Rennie Brantz: Public/private partnerships offer perhaps the best opportunities for advancing sustainability and a greener Boone. One opportunity in this area will be new parking decks in downtown Boone. The plastic bag reduction program offers another opportunity. Working with service organizations and ASU student organizations in the area of tree planing, river cleaning, and safety education can also help.
Charlotte Mizelle: Fortunately the mentality of our community is a look toward green living, which attracted me to Boone. Public/private partnerships are going on now and I would support them anytime Boone can become more energy efficient or conserving of the natural gifts we have living in the mountains. Tax incentives, ease of getting permits for construction and inspiring publicity would be a few ways I would want to support partnerships leading to a better Boone.
Loretta Clawson: Question 4 and 7: The Sustainability Task Force achievements have been exceptional and promising. Fortunately our world is finally moving towards a place where individuals are demanding more commitment from their governments in sustainability, restoration, etc. I believe both our citizens and private sources will continue to financially support these projects as long as we (as a Council) treat all people fairly and equitably, as long as our actions are transparent, and as long as we continue to make the case for these projects publicly. I have always supported grant and other funding for projects like you mention and will continue to do so. I believe seeking small and large grant funding in the answer to our continued good work.
Jeannine Underdown Collins: Communicate to the public in more layman’s terms; more communication and education of the masses
Lynne Mason: These are great examples of public/private partnerships and are a model for future projects, which is a great way to get special projects done. I have and will continue to support these partnerships as I like to see results.
Jennifer Teague: There should be an open dialogue with developers, town and county staff to create consistency and encourage green and sustainable practices. Town staff and council should look for future partnerships to develop projects like the ones listed above.
(Q-5) The 2015 Public Works Capital improvement Plan Update contains an extensive list of street, sidewalk, greenway, and special project improvements with cost estimates extended out for the next 10 years. What ideas would you have to help expedite these needed street and sidewalk improvement projects?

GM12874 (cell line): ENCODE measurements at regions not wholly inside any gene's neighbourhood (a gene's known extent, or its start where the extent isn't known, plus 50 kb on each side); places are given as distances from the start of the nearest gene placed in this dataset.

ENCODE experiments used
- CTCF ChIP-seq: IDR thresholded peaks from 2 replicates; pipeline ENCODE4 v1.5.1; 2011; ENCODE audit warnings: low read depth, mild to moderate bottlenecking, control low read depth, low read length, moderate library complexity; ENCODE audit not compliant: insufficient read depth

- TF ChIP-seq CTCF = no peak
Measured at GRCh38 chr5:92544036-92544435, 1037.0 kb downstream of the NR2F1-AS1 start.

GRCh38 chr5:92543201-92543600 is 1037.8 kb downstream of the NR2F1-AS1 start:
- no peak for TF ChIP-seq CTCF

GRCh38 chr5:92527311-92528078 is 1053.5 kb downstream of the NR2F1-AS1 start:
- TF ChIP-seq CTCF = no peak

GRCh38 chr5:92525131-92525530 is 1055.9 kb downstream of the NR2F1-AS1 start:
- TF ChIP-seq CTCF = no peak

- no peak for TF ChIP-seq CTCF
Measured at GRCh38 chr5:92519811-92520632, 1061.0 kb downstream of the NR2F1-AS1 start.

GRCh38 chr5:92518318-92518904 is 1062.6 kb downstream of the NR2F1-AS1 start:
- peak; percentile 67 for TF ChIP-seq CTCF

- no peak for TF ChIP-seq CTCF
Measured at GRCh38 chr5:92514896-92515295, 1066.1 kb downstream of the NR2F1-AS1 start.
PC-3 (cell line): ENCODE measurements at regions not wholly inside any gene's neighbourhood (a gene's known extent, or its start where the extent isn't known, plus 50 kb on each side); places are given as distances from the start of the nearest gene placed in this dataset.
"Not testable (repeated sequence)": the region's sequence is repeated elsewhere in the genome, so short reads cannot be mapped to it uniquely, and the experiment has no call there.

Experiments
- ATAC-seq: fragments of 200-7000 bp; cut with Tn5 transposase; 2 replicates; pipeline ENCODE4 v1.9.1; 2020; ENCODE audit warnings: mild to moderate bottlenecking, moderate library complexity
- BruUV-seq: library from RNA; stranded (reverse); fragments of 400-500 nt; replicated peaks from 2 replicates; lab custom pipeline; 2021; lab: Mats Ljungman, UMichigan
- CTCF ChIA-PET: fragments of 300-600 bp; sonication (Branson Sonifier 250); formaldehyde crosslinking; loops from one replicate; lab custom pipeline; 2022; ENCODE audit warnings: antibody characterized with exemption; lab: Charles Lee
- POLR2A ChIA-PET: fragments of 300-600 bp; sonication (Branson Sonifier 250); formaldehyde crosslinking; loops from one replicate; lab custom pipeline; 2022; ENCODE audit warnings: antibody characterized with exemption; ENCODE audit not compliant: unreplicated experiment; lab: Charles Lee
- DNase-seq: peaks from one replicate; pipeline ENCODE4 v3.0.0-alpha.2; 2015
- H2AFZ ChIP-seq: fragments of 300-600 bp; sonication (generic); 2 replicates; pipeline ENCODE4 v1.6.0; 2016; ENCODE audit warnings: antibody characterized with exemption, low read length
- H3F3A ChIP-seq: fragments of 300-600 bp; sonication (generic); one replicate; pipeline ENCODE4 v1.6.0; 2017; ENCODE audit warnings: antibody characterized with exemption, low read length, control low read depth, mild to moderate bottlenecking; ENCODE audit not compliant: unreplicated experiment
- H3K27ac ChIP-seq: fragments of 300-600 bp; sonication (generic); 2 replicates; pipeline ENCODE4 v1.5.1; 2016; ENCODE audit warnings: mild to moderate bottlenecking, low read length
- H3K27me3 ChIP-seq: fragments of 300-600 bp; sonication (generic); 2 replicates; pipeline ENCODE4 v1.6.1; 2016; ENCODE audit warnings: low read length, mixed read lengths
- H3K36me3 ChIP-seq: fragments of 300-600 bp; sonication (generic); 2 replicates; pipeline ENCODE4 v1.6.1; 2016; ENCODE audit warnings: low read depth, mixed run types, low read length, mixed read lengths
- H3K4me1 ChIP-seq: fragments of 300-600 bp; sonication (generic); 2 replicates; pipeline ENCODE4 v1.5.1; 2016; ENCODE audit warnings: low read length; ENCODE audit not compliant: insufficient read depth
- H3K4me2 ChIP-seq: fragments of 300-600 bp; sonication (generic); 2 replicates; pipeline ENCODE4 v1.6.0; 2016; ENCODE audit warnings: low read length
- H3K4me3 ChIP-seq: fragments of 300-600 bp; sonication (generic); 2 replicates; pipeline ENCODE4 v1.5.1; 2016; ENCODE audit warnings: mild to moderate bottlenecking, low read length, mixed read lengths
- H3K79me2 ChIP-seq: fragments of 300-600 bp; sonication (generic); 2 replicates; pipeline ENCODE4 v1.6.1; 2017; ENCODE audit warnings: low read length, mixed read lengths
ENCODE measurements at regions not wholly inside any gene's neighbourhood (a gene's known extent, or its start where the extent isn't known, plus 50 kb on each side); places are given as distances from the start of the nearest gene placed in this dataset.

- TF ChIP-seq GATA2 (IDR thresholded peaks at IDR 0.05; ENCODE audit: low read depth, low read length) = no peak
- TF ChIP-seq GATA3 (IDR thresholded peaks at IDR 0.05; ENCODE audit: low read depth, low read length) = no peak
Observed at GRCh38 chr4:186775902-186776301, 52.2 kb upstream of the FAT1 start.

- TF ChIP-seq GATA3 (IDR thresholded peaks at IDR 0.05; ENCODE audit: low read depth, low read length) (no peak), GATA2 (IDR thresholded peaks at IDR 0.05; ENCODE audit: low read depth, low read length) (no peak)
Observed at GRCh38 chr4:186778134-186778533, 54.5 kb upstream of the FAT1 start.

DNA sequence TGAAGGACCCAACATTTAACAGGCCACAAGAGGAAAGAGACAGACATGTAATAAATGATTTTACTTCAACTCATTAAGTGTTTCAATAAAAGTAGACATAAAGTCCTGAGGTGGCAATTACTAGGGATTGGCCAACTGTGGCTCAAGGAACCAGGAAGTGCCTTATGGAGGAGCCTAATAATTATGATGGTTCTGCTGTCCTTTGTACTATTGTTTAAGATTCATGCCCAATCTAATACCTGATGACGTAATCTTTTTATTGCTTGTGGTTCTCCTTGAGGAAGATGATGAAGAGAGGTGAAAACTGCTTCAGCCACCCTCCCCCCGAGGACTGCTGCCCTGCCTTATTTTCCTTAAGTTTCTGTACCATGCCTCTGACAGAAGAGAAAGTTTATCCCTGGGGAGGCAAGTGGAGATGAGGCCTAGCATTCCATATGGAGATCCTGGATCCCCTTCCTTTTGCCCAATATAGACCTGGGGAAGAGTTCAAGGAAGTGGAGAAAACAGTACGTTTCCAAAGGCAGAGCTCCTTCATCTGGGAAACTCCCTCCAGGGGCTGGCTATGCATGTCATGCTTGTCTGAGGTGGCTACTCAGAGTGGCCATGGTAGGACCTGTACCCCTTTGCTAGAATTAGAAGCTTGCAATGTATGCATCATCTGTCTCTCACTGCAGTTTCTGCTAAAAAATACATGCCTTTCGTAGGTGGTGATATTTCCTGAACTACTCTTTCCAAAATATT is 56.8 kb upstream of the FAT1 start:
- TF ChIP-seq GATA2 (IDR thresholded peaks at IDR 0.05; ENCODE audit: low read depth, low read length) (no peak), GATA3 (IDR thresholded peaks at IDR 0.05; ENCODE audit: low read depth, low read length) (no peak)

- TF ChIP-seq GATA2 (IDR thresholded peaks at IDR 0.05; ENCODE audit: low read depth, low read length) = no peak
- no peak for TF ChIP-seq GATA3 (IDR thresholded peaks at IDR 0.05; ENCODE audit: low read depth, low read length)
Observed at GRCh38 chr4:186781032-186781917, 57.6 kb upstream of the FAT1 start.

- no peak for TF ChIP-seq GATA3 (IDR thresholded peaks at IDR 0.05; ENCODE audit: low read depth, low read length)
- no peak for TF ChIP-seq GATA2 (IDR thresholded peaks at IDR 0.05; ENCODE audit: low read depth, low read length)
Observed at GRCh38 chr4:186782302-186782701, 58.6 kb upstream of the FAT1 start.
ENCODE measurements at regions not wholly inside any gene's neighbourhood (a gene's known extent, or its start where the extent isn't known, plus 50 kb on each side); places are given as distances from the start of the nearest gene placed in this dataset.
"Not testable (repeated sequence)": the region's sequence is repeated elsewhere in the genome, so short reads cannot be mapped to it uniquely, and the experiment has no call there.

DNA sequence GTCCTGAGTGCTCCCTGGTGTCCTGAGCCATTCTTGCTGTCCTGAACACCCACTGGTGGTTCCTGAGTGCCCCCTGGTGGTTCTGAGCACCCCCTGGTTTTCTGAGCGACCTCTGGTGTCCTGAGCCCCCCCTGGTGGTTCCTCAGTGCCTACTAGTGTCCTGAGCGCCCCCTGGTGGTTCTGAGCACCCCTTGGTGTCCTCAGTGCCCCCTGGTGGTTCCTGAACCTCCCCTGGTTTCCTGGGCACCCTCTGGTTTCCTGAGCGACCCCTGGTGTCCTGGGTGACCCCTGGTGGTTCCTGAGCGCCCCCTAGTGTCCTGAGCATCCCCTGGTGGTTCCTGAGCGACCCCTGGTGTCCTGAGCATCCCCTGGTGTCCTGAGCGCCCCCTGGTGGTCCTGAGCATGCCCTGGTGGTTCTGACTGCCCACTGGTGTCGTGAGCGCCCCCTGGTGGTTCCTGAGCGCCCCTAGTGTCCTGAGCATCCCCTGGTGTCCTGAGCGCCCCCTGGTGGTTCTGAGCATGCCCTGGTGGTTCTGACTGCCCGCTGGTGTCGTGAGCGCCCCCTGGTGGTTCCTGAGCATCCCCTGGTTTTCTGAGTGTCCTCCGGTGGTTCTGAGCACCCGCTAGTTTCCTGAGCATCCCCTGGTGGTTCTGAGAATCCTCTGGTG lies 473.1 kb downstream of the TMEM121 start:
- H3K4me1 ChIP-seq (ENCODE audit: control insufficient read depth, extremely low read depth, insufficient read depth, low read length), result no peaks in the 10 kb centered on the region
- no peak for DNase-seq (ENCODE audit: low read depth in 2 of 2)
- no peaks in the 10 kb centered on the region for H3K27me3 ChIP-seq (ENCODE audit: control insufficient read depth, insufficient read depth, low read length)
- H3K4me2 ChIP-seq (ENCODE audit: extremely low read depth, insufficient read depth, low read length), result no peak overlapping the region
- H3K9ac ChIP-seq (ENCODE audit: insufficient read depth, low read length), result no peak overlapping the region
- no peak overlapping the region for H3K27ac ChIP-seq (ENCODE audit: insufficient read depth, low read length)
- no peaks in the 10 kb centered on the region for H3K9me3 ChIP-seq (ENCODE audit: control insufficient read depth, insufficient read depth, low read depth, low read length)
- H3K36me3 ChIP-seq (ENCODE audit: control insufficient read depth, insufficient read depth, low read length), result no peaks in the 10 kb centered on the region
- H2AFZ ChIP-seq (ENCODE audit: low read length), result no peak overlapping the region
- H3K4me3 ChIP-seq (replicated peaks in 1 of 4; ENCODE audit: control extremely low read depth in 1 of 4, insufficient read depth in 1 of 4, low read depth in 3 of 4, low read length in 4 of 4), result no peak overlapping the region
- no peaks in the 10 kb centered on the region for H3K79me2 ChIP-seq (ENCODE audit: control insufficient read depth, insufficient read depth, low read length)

Rennie Brantz: One possibility for expediting needed street and sidewalk improvements would be to expand funding mechanisms. Boone already has a sidewalk fund. It could add a street fund program that would be met with annual Town allocations, private donations, and development fees. Boone should also continue to seek grants that support these efforts, and urge private groups to develop local projects that improve neighborhoods and specific sections of the town. Individual developers and private citizens should be held responsible for repairing or replacing sidewalks or streets that are damaged because of their activities.
Charlotte Mizelle: Some of these items, i.e. streetscapes and sidewalks, need to be incorporated into the planning of every construction project in Boone and delivered “alive” at the closing of the project. These are easier and cheaper to do while the ground is disrupted for construction and can be joined up with adjacent property at that point.
Loretta Clawson: Expedite street/sidewalk improvements: Money is always harder to come by than the will. We all want to move faster on our street improvements, sidewalks, etc. I would consider taking a part of the $168,000 we pay per year to lobbyists in Raleigh and put it into sidewalk expansion and street improvements. I believe that we could hire lobbyists as needed rather than full time.
Jeannine Underdown Collins: Prioritize and investigate new avenues to generate revenues for completion.
Lynne Mason: Through a bond referendum. See #3. In addition, to continue to fund projects in our annual budget.
Jennifer Teague: If the town can get the $2 million back in tax revenue, it will allow the town to expedite some of the improvements they have planned for the next few years. Also, expanding the tax base through the sale of the high school property and redevelopments, will allow for additional resources to go towards these needed projects.
(Q-6) Many citizens and scientists are concerned about the effects of climate change on our region. Drought, flooding, ice and snow have all been experienced at greater than average 100-year recurrence intervals in Boone. What can be done to make our community more resilient to these increased extreme weather events, and what specific issues would you like to address.